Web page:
After two weeks of vacation spent studying Spanish in Antigua and Guatemala City, Guatemala, I decided to brave the cross country bus system in order to rendezvous with Trish in Oaxaca, Mexico. Every travel guide I found was packed full of warnings to travelers of the dangers of traveling at night in Latin America, and stories of highway robberies by pistol toting banditos. For the sake of adventure and a ticket that cost one tenth the price of a domestic flight, I put my well being in the hands of Galgos, the Latin American equivalent of the Greyhound bus company…
Seven extremely comfortable hours later, I arrived in Tapachula, Mexico just in time for a monsoon that flooded much of the state of Chiapas (including the streets surrounding the bus station) forcing me to roll up the cuffs of my pantalones and wade across the street in search of food. My encounter with the rain storm paled in comparison with the thousands of lives lost and households devastated in south-eastern Mexico and Guatemala by what was later dubbed Hurricane Stan.
I had no idea of the extent of the damage as my Pullman bus carried me safely through the fringe of the storm, but found out later when I arrived in Oaxaca and relieved friends concerned about my safety told me that Chiapas was in a state of emergency and much of the region was flooded.
Tapachula to Oaxaca City is roughly eleven hours overnight. The trip would have been a convenient time to catch up on some sleep, if it weren’t for regular security checkpoints at which armed guards boarded our bus every hour on the hour to wake up the passengers and check their papers. Luckily, I had everything in order and the worst I had to endure was the nuisance of the interruption. A few Guatemaltecos in the seats in front of me weren’t as fortunate, and were pulled off the bus repeatedly to be shaken down for money due to a technicality with their travel visas.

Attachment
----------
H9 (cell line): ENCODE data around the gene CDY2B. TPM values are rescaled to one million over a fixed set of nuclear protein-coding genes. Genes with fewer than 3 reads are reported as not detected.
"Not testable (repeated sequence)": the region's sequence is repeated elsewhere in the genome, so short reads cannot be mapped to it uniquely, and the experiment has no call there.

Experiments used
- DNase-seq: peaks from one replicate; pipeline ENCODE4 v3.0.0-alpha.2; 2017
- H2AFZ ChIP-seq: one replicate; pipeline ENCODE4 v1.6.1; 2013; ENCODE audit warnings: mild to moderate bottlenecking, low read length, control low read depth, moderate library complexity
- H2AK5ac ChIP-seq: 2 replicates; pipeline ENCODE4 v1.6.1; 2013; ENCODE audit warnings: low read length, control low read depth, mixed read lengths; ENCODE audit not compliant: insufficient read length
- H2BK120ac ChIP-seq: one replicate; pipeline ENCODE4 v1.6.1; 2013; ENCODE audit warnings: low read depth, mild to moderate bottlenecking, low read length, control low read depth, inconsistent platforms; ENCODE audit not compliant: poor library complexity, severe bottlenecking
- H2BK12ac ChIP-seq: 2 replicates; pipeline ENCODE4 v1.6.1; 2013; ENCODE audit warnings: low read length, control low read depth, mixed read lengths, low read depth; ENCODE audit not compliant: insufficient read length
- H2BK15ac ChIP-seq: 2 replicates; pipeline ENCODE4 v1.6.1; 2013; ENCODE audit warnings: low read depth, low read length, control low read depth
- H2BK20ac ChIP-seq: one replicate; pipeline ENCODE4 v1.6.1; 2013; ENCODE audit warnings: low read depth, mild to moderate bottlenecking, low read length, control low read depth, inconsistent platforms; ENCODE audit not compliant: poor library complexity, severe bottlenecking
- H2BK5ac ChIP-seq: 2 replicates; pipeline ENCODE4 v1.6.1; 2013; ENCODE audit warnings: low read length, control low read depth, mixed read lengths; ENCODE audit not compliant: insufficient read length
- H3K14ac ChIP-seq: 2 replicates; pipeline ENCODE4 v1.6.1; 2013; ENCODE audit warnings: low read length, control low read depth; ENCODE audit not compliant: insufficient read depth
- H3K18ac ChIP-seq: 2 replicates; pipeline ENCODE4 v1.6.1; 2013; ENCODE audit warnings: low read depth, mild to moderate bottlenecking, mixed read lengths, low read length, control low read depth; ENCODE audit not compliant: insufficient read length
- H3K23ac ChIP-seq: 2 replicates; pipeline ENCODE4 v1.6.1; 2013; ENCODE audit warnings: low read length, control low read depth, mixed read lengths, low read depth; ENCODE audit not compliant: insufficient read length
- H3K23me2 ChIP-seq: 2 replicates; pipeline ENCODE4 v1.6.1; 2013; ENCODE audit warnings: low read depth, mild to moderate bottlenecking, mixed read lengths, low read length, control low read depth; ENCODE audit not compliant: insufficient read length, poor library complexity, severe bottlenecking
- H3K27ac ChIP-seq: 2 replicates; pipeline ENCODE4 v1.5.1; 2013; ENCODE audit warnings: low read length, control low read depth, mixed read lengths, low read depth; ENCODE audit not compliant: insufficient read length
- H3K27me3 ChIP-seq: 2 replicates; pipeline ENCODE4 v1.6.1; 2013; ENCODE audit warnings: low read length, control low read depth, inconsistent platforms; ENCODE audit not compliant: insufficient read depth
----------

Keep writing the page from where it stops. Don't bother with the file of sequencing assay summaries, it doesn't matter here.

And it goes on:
As the sun rose over the arid countryside of the state of Oaxaca, I could begin to make out buildings and signs indicating our approach to the outskirts of Oaxaca City. One of the few things I knew about Oaxaca before arriving in Mexico is that it is home to hundreds of Mezcal distilleries. For the uninitiated, Mezcal is a beverage very similar to Tequila, but produced exclusively in Oaxaca using Agave (more commonly known as Maguey in Mexico’s southern states.)
All tequilas are Mezcals, as Mezcal was the first liquor distilled from Agave (which is not truly a cactus, but more similar to Aloe) by the Spaniards when Cortez introduced the process of distillation to Mexico in the 16th Century. Not all Mezcals are Tequilas, however, as the names of the liquors are associated with the region they are produced in; Tequilas traditionally are from the areas surrounding the town of Tequila near Guadalajara while Mezcals are traditionally produced in the southern state of Qaxaca. The variety of agave used to produce each type of Mezcal greatly affects the flavor of the liquor, as does the method by which the leaves of the Maguey are dried and the material used to construct the casks in which the Mezcal is stored. Maguey prepared for traditional Oaxacan Mezcal is dried over hot rocks and wood fire giving it a strong smoky flavor, whereas Agave for most Tequilas is dried in gas ovens making it less smoky and more clean tasting.
El Gusano or, “the worm” is also something Mezcal is normally associated with. Of the three general classifications of Mezcal: claro, reposado and anejo, reposado is the type that most commonly has the worm; salty and crunchier than you might expect, el gusano is not to be missed. Maguey is also purported to have mildly hallucinogenic properties (similar to wormwood in Absynthe) and while I saw many unbelievable things while drinking Mezcal with my friends in Oaxaca, I can only wish that I was hallucinating.